Scholarships for Nursing Students in Minnesota
Many people dream of becoming nurses, yet their dream proves elusive. College gets more expensive every year. Some healthcare workers do make it as far as ADN status, but feel like it’s out of their reach to become a nurse-midwife or even earn a BSN. In all of these cases, grants and scholarships can prove useful.
Grants and scholarships are both sources of free schooling money; most of the time, in fact, the two words are used interchangeably. There are some exceptions. At the highest levels of education, grants are sometimes awarded for independent research. Minnesota does offer a few of these; organizations within the state obviously want to encourage nursing excellence. Whatever your current level of education, though, there are options worth exploring.<!- mfunc feat_school ->
- Earn your RN-to-BSN online from Capella University
- Graduate and Undergraduate Degrees and Postgraduate Certificates in Nursing
- Bachelor of Science in Nursing for the Registered Nurse
- Online Bachelor’s, Master’s, and Doctoral Nursing Programs and Certificates
- Ranked #15 in Best Online Master's in Nursing Program by US News, Seton Hall University offers two fully online Nurse Practitioner programs: Adult Gerontology with Acute and Primary Tracks and Psychiatric Mental Health.
Nursing Scholarship Requirements in Minnesota
Minnesota’s professional organizations have generous donors. The Minnesota Nurses Association Foundation offers a number of scholarships at both the BSN and MSN levels. Nursing students must be members of the professional organization and must turn in their application by June 1. Most scholarships are between $2,000 and $3,000 a year; the Cynthia Hunt-Lines Scholarship, which is awarded to a single parent BSN or MSN candidate, is worth $5,000. Scholarships are not renewed automatically, but awardees may reapply for a second year.
Criteria vary, but a number of the awards do mention leadership ability. The Rose Dheine Scholarship is for prospective nursing educators. The Sarah Colvin Social Justice Scholarship is for graduate nurses who have advocated for groups that face inequities: for example mentally ill patients, those who lack monetary resources, and those who have been victims of abuse.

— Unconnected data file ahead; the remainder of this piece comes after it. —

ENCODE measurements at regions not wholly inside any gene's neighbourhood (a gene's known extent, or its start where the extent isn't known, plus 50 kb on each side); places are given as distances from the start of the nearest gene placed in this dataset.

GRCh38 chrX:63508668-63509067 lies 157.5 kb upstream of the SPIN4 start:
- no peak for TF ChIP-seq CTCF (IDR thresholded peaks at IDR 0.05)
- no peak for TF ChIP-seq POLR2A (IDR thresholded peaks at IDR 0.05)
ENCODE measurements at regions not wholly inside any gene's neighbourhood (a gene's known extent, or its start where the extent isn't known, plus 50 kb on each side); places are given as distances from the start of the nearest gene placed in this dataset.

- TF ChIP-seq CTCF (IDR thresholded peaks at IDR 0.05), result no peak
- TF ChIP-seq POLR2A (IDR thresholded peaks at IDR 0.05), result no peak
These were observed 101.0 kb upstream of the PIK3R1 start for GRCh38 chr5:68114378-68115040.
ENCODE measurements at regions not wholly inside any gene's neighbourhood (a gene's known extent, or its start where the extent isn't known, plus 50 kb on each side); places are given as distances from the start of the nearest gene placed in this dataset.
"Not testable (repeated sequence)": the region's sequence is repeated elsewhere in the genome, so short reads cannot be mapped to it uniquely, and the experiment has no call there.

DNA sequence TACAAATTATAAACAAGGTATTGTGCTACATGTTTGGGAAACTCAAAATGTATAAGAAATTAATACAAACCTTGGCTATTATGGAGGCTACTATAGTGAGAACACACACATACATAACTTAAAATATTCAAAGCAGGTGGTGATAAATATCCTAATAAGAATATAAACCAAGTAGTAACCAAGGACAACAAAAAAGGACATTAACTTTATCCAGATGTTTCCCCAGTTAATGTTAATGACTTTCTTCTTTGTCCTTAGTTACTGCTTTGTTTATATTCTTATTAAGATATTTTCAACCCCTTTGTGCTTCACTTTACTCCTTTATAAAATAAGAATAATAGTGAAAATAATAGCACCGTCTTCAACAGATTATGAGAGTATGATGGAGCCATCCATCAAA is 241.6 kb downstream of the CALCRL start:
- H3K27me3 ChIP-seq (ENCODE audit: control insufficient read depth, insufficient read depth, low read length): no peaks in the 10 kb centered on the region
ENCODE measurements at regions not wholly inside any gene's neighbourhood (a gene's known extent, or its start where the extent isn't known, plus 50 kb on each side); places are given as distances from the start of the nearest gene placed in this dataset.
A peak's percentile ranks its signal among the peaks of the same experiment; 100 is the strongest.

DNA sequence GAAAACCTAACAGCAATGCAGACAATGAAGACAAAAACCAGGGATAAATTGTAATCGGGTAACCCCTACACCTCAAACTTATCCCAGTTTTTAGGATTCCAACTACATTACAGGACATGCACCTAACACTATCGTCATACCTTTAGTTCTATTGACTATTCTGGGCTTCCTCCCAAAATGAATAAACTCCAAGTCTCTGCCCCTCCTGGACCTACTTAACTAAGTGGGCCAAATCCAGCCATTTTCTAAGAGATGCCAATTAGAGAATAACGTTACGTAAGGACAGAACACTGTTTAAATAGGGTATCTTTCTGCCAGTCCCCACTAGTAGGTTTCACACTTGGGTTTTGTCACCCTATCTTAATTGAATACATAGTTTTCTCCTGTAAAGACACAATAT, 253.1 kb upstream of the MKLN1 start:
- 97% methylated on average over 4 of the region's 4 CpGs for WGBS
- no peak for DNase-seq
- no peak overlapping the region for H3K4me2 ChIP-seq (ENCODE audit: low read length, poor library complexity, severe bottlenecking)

The Minnesota Nurses Foundation also awards research grants to master’s
and doctoral level nursing students. There are four application dates each year, on the 1st of January, April, June, and October.
The Tri-County Hospital Foundation also offers scholarships in their service area. The Frances E. Raatikkah Scholarship is for BSN students. Preference is given to current employees. The Jim Lawson Scholarship is for graduate students in healthcare. A service obligation is not required, but the scholarship committee does favor candidates who are likely to serve.
Colleges and universities also have endowments and other school-specific scholarships. Some, like the University of Minnesota’s Cynthia Kelley O’Neill & Louise Muller Fellowship in Psychiatric Mental Health Nursing are open only to graduate students in particular nursing programs.
If you do have to take out a loan to pay for your nursing education, you may ultimately get it forgiven. Like many states, Minnesota has a loan forgiveness program for those who work in areas of very high need. For LPNs and RNs, the high needs areas are nursing homes and intermediate care facilities for the developmentally disabled. For advance practice nurses, the greatest need is in areas that are rural and underserved. This is because APRNs can deliver primary care. The minimum obligation is three years; a fourth year is optional. Applicants should realize that there is a competitive selection process. The state gives preference to prospective RNs who are in their final year of study and to APRNs who have demonstrated competence and suitability for the job.
Professional Advice When Applying for Scholarships
Application packets take time to prepare. They generally depend on information from others (the registrar, your supervisors and professors, even your parents). Make sure you begin the process early. Scholarship committees report that people often get themselves disqualified because of issues like missing information or wrong transcripts. Double check everything.
In some Minnesota nursing scholarship competitions, you are approaching the committee as not only a student but a potential employee. Programs like the Minnesota Loan Forgiveness will ask you to demonstrate that you understand the needs of the particular group of people with which you will be working.
Contact Information for Nursing Scholarships in Minnesota
Minnesota Nurses Association
345 Randolph Avenue #200, St. Paul, MN 55102
Tri-County Hospital Foundation
415 Jefferson Street North, Wadena, MN 56482
University of Minnesota Graduate Scholarships
Minnesota Department of Health